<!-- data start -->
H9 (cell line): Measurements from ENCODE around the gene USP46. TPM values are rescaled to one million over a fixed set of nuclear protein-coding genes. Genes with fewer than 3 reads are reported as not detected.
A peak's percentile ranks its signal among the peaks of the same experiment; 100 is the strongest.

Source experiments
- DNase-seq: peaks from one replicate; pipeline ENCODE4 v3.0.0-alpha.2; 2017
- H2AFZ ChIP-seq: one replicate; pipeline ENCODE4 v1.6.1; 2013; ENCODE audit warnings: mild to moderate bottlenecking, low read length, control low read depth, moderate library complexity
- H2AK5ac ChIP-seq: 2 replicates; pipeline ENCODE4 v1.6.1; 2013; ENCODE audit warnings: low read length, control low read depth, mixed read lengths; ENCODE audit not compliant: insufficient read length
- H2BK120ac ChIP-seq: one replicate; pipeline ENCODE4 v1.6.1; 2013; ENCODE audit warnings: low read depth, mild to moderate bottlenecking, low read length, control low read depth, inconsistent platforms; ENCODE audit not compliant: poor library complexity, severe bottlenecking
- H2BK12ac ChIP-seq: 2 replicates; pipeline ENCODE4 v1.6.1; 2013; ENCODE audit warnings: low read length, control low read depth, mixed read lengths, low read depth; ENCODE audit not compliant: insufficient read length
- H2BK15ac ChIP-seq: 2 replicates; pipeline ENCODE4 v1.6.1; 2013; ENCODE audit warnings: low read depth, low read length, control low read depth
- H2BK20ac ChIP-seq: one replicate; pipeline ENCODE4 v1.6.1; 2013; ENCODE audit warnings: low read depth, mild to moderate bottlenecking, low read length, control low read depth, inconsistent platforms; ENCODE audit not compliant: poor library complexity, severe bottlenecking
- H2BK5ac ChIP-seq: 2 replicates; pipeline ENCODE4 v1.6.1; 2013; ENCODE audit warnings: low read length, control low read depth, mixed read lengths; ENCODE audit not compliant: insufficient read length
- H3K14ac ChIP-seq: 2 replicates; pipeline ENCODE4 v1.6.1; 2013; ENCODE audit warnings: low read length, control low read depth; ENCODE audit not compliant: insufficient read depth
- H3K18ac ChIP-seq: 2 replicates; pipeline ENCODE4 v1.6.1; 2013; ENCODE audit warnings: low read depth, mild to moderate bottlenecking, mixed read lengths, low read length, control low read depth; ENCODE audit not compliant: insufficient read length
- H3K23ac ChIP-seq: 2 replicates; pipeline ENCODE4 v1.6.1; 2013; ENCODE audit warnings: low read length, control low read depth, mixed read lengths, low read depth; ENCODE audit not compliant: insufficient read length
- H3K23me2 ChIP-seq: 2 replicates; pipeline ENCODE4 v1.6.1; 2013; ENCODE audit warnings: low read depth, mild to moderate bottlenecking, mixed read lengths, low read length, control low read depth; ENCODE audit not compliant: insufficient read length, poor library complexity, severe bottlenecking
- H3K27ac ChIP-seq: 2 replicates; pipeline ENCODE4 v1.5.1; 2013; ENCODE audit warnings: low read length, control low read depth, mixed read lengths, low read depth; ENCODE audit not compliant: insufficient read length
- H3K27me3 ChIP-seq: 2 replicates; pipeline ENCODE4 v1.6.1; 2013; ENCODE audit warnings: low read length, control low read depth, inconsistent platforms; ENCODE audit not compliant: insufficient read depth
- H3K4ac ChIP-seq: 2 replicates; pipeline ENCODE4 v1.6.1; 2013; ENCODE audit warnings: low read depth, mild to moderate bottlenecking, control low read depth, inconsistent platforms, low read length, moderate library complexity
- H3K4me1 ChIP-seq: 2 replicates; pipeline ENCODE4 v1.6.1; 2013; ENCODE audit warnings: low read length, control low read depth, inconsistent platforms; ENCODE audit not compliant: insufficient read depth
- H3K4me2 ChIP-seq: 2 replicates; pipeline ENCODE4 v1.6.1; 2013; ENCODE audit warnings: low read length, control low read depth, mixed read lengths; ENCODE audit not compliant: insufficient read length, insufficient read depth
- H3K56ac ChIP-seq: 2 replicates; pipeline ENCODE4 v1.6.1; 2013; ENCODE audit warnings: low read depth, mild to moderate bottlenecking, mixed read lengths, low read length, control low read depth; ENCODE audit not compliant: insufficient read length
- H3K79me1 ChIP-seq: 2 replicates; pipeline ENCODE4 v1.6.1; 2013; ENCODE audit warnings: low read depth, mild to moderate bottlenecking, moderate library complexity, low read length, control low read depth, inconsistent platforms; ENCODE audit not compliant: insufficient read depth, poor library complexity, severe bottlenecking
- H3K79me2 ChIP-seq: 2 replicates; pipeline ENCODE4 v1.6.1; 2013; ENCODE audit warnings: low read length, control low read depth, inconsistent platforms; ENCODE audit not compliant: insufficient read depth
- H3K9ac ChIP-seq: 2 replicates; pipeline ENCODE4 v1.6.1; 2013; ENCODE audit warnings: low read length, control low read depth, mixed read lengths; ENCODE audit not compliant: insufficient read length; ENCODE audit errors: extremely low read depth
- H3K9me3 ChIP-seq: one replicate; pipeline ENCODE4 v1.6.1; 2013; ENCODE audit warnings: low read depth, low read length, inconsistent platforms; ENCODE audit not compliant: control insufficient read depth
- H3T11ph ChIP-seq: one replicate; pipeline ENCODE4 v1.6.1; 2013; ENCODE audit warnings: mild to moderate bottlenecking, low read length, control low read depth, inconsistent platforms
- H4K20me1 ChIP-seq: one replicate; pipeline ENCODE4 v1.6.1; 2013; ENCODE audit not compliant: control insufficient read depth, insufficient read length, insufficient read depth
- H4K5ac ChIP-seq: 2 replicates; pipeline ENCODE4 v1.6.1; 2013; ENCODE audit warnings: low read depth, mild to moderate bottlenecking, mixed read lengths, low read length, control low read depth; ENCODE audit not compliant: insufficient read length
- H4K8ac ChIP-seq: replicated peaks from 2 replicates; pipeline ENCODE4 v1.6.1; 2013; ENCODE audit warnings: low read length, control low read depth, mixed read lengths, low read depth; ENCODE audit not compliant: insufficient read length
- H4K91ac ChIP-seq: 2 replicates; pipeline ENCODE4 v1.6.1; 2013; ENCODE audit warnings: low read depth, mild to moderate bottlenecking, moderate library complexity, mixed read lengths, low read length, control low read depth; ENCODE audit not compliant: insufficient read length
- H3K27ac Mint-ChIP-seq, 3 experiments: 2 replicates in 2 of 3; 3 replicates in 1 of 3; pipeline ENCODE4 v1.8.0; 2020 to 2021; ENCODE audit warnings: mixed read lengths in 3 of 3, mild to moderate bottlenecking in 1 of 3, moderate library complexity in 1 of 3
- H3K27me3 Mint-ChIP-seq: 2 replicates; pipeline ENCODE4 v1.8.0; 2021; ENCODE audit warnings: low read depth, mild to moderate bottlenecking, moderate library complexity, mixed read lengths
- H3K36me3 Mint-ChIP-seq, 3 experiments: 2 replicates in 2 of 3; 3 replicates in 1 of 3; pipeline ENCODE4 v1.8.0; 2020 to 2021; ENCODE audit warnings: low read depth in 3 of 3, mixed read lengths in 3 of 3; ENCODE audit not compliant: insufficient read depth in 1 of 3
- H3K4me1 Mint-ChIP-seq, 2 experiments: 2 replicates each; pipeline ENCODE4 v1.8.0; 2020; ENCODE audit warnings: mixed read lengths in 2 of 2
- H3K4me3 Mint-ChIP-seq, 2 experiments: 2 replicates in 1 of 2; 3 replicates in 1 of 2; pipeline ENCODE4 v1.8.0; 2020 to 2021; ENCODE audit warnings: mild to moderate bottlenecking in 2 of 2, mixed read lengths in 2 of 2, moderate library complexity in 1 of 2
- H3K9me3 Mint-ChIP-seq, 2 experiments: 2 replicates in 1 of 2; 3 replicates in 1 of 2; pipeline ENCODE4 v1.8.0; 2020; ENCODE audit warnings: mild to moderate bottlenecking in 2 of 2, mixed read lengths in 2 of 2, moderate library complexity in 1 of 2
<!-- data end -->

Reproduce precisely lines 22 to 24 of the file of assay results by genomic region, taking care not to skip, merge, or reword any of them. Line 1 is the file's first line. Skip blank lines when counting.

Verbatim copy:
- H3K79me1 ChIP-seq: 2 replicates; pipeline ENCODE4 v1.6.1; 2013; ENCODE audit warnings: low read depth, mild to moderate bottlenecking, moderate library complexity, low read length, control low read depth, inconsistent platforms; ENCODE audit not compliant: insufficient read depth, poor library complexity, severe bottlenecking
- H3K79me2 ChIP-seq: 2 replicates; pipeline ENCODE4 v1.6.1; 2013; ENCODE audit warnings: low read length, control low read depth, inconsistent platforms; ENCODE audit not compliant: insufficient read depth
- H3K9ac ChIP-seq: 2 replicates; pipeline ENCODE4 v1.6.1; 2013; ENCODE audit warnings: low read length, control low read depth, mixed read lengths; ENCODE audit not compliant: insufficient read length; ENCODE audit errors: extremely low read depth